Texas Tech University Should Grant a Posthumous Honorary Degree to Timothy Brian Cole

  • by: Fred B. McKinley
  • recipient: Dr. M. Duane Nellis, President, Texas Tech University, Lubbock, Texas
  • Timothy Brian Cole, a young African-American veteran and student at Texas Tech University in Lubbock, TX, was wrongfully convicted in 1986 of a brutal rape that he did not commit. While serving a 25-year sentence, he died in prison in 1999, at the age of 39.
  • When the Lubbock Police Department made the unjust arrest, without any physical evidence whatsoever, Texas Tech asked both Tim and his brother, Reggie Kennard, to leave the University.
  • After Tim's death, DNA evidence proved his innocence, some 13 years after the actual rapist began trying to confess his guilt.
  • Extraordinary legal measures were then brought to bear, and finally Tim was totally vindicated, exonerated, and pardoned.
  • It is time for Texas Tech University to grant to Tim Cole a posthumous honorary degree. It is not a matter of whether they were wrong then; it is simply a matter of doing the right thing now.

Click the petition link just above to see the full details of Tim's tragic story.

Timothy Brian Cole, a Texas Tech University student, was unjustly arrested for the brutal rape of Michele Jean Murray-Mallin that occurred in Lubbock on March 24–25, 1985. He was tried, wrongfully convicted without a single shred of physical evidence, ordered to serve 25 years, but during the thirteenth year of his sentence, he died in prison on December 02, 1999.

On the day before his trial began, Tim was offered a plea bargain if he would only admit guilt. He refused, because he knew that he was innocent. Later, his parole board offered to release him--but he refused, because he did not want to admit to a crime he did not commit. Furthermore, he said that he would rather spend his entire life behind bars rather than see his name on a sex offenders list and then have to constantly look over his shoulder.

Texas Tech University has refused in the past to grant a posthumous honorary degree to Tim Cole. The following paragraphs outline their reasons why—and then, we provide the justification as to why they should.

In a letter to Fred B. McKinley, the petition sponsor, dated September 01, 2011, Mr. Ben Lock, Executive Assistant to the Chancellor & Secretary of the Board of Regents, wrote, "The posthumous award of a degree is done only in cases where a student had completed most of the coursework required for the degree but passed before completing the remaining few courses needed to graduate.” He continued, "That was not the case with Mr. Cole."

We, the petitioners, argue that soon after Tim Cole’s arrest on April 10, 1985Texas Tech University asked both Mr. Cole, who held a sophomore standing at the time, and his brother, Reginald Kennard, who was also enrolled at that juncture, to leave the University. Therefore, due to the combined actions of the Lubbock Police Department and Texas Tech University, Tim Cole, through no fault of his own, was unable to complete the necessary coursework outlined in Mr. Lock's letter dated September 01, 2011.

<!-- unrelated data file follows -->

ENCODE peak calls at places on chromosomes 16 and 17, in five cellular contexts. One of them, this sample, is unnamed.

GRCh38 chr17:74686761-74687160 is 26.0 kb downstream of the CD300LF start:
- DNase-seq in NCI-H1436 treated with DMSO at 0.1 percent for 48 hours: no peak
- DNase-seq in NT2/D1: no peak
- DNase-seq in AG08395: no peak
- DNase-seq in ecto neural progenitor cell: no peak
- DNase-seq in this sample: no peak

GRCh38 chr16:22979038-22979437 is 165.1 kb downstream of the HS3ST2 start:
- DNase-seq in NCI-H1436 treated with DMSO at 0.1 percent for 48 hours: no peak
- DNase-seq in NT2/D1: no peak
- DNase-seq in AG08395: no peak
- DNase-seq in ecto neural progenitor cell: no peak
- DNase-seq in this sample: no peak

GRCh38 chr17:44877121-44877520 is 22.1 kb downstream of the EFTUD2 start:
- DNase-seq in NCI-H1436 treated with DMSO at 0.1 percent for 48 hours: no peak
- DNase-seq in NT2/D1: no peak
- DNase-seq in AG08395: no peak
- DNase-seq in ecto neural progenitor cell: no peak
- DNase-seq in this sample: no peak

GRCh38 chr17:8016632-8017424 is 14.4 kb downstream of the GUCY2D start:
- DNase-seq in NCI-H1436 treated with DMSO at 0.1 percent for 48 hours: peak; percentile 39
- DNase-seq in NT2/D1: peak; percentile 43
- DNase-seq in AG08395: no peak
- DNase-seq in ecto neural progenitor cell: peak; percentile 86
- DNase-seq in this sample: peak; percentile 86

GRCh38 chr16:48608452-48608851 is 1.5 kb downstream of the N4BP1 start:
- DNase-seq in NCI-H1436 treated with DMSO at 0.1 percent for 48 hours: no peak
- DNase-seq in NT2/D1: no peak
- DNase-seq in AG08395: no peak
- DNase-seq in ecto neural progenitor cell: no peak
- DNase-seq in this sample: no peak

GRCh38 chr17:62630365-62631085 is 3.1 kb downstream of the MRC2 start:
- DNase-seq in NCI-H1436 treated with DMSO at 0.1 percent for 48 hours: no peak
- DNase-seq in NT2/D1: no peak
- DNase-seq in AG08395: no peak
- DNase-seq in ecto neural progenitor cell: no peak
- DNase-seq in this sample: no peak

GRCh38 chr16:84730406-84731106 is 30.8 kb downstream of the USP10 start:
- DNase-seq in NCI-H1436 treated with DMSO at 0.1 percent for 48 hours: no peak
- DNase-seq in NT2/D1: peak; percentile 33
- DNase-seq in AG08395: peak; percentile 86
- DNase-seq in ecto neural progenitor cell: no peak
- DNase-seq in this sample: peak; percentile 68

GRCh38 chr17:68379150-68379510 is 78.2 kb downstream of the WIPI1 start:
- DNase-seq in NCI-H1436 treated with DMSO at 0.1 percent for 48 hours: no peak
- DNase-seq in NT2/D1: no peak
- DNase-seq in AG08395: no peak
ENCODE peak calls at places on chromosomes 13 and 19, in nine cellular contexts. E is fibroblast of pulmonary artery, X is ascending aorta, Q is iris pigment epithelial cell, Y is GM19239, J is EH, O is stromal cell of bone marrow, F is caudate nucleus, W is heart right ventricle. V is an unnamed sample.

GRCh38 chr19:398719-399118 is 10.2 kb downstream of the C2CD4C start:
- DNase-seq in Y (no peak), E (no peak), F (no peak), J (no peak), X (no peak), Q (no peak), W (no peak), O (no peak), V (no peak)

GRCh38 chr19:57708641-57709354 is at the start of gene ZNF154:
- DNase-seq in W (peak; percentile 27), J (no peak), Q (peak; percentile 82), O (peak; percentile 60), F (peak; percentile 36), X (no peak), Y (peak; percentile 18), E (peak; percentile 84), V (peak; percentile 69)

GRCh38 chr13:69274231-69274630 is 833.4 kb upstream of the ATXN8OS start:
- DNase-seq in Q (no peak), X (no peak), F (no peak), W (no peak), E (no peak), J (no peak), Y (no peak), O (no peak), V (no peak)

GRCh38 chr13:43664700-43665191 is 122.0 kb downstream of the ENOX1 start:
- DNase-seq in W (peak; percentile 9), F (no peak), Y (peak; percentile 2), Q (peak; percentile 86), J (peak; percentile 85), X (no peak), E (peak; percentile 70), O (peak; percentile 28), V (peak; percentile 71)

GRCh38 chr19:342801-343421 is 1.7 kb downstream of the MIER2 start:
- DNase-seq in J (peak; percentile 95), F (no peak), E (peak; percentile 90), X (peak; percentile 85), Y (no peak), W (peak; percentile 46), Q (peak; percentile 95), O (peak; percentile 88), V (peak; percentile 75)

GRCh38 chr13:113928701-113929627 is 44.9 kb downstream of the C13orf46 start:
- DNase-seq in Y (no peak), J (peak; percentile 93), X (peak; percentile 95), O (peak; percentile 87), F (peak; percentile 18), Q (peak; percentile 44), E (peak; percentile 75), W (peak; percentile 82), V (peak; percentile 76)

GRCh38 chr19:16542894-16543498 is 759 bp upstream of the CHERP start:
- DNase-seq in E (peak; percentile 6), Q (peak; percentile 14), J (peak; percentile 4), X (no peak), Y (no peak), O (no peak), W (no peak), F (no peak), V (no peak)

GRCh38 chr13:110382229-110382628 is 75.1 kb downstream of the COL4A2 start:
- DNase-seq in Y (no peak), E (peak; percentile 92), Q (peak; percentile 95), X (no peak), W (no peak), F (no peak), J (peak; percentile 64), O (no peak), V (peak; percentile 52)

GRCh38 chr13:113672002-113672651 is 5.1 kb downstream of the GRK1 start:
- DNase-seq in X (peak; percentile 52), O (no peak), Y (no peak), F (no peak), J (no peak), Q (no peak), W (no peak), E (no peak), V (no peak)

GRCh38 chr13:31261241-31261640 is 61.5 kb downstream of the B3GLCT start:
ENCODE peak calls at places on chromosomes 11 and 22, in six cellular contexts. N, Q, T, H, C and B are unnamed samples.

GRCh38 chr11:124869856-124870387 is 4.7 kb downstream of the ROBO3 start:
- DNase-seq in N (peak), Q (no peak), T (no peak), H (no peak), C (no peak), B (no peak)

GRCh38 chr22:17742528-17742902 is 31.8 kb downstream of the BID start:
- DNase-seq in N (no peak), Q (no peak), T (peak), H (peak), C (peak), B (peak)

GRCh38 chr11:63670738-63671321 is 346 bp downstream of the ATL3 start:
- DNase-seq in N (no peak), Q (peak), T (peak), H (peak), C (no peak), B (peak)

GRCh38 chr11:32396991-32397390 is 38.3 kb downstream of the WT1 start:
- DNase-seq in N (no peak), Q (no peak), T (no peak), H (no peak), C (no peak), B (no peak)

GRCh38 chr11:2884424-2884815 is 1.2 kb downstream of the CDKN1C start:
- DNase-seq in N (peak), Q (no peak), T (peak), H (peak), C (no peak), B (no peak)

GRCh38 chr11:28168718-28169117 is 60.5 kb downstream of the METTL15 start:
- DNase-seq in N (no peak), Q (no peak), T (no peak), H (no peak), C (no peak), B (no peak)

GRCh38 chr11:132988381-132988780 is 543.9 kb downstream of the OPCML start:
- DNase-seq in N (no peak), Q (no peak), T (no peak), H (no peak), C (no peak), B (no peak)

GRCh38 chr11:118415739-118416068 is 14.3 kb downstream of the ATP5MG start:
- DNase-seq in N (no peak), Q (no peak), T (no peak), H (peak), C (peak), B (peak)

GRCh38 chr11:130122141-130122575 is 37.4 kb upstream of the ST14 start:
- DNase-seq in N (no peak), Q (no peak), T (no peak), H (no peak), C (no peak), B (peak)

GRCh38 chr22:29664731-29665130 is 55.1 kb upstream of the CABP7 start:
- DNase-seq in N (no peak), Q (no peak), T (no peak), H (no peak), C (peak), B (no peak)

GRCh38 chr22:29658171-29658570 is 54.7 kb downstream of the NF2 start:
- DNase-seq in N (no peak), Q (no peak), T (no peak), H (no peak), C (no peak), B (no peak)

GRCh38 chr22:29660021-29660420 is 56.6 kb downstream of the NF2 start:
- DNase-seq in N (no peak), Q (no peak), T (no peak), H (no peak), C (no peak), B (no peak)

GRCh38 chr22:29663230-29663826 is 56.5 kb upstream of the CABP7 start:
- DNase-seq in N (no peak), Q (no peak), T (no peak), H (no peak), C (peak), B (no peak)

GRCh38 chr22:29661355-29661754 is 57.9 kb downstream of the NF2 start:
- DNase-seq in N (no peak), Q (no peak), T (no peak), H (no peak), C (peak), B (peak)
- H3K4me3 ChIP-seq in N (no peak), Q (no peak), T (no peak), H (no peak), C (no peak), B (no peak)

Furthermore, according to Mr. Lock, “There is a process and a set of standards and criteria set out in Board policies” for the granting of a degree—with “the clear emphasis  . . . on distinguished and outstanding achievements by the honorary degree candidate. A candidate for an honorary degree must be evaluated on that person’s scholarly, creative, professional, service or occupational achievements.”

The current set of Texas Tech University’s Regents' Rules, Chapter 12 – Honorifics and Seals, approved and amended on August 09, 2013, includes a section that specifically pertains to honorary degrees, which is covered under Section 12.04 (12.04.1), bottom of page 2, ending on page 5 (12.04.10). We, the petitioners, argue that nothing contained therein mentions any requirement that in order for a former student to be considered, he/she must have completed a majority of the coursework toward an intended degree.

We, the petitioners, argue that both during his short life of freedom, and long after his death, Tim Cole’s service to the criminal justice system as a whole, to the State of Texas, and the entire nation is so immense and critically important that it most assuredly fulfills all of the required criteria used by Texas Tech University and the Regents' Rules to bestow honorary degrees, and specifically to Timothy Brian Cole.

Listed below are several unique accomplishments:

  • Tim Cole served his country in the United States Army and was granted an honorable discharge on September 02, 1985.